How to Override Inline Styles from an External Stylesheet

All web developers know that by default, inline styles take precedence over styles in external stylesheets. For example, the following inline style declaration:

<span style="color: red;">Red text</span>Code language: HTML, XML (xml)

will ensure the “Red text” is coloured red, even if the following is included in an external CSS file, or in the <head> styles:

span { color: blue; }Code language: CSS (css)

Now it is generally not a good idea to use inline styles, as one should avoid mixing markup (responsible for the content and structure) with styles (responsible for the presentation format). Sometimes this is out of our control, for example if you are using a CMS which generates HTML with inline styles. In this case, how do you override these inline styles to ensure the page looks right?

Fortunately, this is easily done by using the following CSS magic:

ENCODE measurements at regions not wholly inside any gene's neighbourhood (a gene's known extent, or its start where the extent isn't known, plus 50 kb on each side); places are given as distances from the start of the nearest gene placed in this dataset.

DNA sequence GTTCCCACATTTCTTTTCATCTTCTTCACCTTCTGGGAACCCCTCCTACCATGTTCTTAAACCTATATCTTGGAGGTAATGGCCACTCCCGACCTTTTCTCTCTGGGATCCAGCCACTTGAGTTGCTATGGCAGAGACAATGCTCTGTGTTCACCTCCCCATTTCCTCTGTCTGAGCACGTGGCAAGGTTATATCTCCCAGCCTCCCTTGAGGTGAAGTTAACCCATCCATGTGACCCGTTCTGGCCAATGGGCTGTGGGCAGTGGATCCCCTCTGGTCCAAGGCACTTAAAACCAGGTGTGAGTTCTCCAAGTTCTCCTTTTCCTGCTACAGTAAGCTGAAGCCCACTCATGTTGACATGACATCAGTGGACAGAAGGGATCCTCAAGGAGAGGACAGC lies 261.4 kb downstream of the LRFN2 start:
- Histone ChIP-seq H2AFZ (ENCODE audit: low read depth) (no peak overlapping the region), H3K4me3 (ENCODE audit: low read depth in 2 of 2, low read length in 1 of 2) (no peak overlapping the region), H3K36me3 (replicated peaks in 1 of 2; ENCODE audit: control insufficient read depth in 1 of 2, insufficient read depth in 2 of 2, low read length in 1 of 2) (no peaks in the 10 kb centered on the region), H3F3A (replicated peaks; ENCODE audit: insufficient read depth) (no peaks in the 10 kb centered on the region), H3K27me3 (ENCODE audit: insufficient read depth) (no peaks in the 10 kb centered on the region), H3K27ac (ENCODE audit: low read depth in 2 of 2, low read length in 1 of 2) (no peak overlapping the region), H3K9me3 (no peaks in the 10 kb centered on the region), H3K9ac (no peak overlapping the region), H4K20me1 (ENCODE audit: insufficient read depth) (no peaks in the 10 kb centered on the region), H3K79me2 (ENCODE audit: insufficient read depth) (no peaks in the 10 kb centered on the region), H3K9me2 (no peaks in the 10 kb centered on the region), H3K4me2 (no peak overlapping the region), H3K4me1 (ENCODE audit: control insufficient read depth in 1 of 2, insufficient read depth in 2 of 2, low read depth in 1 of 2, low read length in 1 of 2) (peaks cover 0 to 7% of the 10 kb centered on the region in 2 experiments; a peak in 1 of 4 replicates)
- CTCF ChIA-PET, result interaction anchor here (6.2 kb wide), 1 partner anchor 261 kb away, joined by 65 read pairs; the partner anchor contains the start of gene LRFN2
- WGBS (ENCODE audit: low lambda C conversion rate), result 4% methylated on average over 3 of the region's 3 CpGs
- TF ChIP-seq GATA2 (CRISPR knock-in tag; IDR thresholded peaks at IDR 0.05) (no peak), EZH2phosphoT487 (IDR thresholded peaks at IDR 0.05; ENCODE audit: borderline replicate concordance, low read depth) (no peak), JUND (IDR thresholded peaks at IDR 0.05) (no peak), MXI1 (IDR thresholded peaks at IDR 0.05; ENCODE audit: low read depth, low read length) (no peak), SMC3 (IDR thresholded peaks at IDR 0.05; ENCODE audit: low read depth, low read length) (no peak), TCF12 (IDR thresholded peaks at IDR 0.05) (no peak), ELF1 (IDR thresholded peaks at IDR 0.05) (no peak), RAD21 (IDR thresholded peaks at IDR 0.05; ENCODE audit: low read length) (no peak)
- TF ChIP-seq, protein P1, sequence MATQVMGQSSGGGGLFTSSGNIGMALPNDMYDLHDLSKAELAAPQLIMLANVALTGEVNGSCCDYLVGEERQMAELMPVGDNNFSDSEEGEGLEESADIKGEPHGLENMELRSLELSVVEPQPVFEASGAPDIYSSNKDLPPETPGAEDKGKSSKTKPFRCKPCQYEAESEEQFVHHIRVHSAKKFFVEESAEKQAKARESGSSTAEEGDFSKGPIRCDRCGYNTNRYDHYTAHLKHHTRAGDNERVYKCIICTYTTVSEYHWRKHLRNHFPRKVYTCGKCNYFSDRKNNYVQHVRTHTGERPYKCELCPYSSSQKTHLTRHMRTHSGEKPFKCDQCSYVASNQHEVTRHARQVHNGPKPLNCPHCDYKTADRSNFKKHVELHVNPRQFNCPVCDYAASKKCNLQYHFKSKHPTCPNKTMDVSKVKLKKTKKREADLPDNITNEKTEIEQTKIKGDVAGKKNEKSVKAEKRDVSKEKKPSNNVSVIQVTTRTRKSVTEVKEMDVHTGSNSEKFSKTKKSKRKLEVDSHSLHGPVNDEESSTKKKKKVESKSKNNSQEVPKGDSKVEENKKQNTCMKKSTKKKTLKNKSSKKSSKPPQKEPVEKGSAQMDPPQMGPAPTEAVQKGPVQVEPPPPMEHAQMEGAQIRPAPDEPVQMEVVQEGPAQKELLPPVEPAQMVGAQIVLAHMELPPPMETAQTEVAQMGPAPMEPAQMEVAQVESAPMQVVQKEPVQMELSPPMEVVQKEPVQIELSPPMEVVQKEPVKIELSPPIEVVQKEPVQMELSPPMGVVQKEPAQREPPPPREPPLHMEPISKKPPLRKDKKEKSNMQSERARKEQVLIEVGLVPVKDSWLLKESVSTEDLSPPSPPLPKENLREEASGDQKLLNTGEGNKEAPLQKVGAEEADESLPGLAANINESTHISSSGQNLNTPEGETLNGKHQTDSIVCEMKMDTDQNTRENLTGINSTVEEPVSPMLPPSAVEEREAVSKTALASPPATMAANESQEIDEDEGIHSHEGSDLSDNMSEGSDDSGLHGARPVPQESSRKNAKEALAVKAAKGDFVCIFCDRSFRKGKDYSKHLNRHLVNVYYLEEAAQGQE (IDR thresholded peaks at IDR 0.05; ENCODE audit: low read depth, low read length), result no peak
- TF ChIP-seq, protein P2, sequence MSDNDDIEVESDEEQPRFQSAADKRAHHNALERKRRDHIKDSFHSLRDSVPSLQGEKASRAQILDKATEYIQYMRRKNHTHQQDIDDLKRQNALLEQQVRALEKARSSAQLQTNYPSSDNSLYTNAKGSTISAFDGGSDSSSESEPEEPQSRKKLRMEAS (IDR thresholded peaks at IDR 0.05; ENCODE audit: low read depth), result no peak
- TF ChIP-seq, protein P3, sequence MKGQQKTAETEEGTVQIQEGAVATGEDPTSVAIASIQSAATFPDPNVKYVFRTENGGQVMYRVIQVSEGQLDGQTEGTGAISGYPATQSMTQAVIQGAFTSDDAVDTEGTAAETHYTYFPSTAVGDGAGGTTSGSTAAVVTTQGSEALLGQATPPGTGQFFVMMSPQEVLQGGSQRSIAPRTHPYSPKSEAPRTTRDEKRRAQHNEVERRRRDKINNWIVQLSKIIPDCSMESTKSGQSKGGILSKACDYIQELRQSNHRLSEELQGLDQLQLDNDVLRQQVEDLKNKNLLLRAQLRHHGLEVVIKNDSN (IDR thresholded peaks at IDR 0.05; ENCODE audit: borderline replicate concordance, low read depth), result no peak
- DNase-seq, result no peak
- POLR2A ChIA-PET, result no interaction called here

span[style] { color: blue; }Code language: CSS (css)

The presence of the magic [style] attribute ensures that this style declaration overrides whatever inline styles are specified for the <span> elements.

I know this trick is generally well known, but it’s useful enough to restate it, just in case you’ve somehow not discovered it yet! In addition, please note that as with most useful CSS techniques, I believe this is not supported in Internet Explorer 6 or 7.

A slight aside – you can also use the “!important” CSS rule to assign greater priority to specific styles, regardless of where they are declared, but this approach is frowned upon as it can interfere with style customisations made for accessibility reasons, and can also be a sign of poorly defined or structured CSS.

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